Tax Exemption from Water

Tax Exemption from Water
Irrigation water in a ditch

The Utah Constitution (Article XIII, Section 3) expressly exempts water rights and facilities used in connection with water rights as being exempt from property tax.  In addition, water sales and services historically have been exempted from sales tax.  When Utah adopted its first sales tax in 1933, water was not taxed as it fell under the general exemption from sales tax on commodities.  Current Utah law has explicitly exempted water from sales and use tax, exempting “sales of water in a (a) pipe; (b) conduit; (c) ditch or (d) reservoir.” 

Water is a publicly owned resource (UCA 73-1-1) upon which the health, safety and welfare of the people of Utah depend.  The policy of the State of Utah is to put its water to beneficial use in furtherance of economic development.  Water brings value to land, is necessary to sustain life, food and livestock production and is required to support manufacturing, hydroelectric power generation.  More recent public policy is cognizant of the need for water to protect ecosystems and promoting enhanced quality of life, among other recognized beneficial uses. 

Should Utah change its policy and tax water?  No.

Most municipal and governmental entities culinary water systems operate as enterprise funds.  Water rates are directly tied to the cost of water service.  Revenue from water rates funds both current operation and maintenance costs as well as future repair and replacement costs.

Imposing a sales tax on the sale of water may negatively impact current rate elasticity by reducing the ability of retail water providers to raise rates within consumer sensitivity levels to address the repair and replacement of aging infrastructure. 

The imposition of sales tax on water would negatively impact bond ratings, as it would have a direct impact on the ability of municipalities to pay debt, as a water sales tax would reduce a provider’s capacity to increase rates. 

A sales tax on water services would most likely contribute to the State’s General Fund and not a dedicated enterprise fund.  This would be contrary to traditional water funding models and places the State’s infrastructure at risk of greater deferred maintenance and/or replacement.

The majority of water delivered to people is provided by governmental entities as an essential governmental service.  Increase in cost of providing that essential service hits the poorest of society the hardest, as they have diminished ability to absorb such increased costs.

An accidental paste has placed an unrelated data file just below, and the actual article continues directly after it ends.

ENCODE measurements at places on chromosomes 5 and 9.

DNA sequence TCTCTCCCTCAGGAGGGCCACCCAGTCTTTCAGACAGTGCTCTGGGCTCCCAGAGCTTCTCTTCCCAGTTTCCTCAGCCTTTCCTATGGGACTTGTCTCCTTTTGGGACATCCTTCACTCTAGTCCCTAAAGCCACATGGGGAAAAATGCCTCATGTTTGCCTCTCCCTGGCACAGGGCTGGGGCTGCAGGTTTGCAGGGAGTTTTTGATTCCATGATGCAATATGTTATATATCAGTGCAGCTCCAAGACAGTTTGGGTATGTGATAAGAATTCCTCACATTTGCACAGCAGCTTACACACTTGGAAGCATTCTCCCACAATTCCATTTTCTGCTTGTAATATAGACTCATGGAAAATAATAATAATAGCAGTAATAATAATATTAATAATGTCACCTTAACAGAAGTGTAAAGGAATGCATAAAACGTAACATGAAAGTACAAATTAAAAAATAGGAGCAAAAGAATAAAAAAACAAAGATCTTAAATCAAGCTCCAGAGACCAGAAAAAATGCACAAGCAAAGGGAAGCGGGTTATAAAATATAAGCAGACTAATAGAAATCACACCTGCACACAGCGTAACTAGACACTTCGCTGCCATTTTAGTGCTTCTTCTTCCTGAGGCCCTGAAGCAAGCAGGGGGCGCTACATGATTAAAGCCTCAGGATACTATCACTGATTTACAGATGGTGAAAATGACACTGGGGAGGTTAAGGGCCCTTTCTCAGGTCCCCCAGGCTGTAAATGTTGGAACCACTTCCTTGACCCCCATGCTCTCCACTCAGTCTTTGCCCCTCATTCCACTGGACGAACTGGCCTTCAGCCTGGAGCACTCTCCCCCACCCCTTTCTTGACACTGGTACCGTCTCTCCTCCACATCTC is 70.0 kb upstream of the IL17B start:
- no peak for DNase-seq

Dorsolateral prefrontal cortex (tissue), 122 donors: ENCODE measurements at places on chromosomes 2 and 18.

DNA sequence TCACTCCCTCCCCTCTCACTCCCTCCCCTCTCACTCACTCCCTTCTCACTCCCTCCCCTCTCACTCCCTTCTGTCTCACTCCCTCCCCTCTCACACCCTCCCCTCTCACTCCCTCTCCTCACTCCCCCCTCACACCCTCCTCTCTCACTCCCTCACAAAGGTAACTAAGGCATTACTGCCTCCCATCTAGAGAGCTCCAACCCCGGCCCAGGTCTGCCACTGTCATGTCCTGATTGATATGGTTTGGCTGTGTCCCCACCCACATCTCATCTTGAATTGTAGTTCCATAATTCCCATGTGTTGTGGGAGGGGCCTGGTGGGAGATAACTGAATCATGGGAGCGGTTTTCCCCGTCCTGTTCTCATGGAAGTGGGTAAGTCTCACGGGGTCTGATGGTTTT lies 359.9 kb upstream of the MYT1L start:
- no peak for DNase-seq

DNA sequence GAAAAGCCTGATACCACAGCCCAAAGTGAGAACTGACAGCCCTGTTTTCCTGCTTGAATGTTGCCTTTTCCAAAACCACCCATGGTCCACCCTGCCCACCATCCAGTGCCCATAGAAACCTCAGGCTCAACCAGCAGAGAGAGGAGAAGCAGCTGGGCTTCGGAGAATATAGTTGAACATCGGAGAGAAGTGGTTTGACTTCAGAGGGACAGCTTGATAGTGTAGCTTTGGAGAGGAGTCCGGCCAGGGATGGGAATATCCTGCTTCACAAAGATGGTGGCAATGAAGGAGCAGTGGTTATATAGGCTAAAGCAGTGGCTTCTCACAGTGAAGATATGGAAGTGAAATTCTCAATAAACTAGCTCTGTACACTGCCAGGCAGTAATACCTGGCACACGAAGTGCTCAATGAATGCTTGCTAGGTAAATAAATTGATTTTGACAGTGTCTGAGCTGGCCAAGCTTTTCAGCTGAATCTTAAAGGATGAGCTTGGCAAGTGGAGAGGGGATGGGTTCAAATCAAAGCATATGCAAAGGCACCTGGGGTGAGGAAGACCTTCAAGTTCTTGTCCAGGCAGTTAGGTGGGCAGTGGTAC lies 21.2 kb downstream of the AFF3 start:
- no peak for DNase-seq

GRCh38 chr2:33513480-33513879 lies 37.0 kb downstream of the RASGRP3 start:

Taxing water services sets a novel precedent of taxing government services.  If we tax this governmental service, then why not also tax police, fire and other emergency services rendered by government entities? 

The imposition of a sales tax on water is punitive to the consumer with little correlation to actual water usage.  Increasing the price of water with a sales tax to encourage conservation is a flawed policy.  Conservation is better achieved through education, tiered rate structures, landscaping ordinances and other means of reducing consumption.  

If imposing a sales tax on water was implemented, where is the point of sale?  Taxation at multiple levels in the distribution chain could create significant pyramiding by taxing water at several points along the water distribution system such as at the reservoir, pipes and ditches, as well as wholesale and retail sales of water.  

Utah Farm Bureau supports the existing 1/8 cent sales tax allocation to water infrastructure projects as provided in Utah law (UCA 59-12-103).  These allocations, combined with municipal rates, provide critical resources to municipal and irrigation water providers and fund both new infrastructure and the repair and replacement of aging infrastructure necessary for sustained and safe water service to water users and citizens. 



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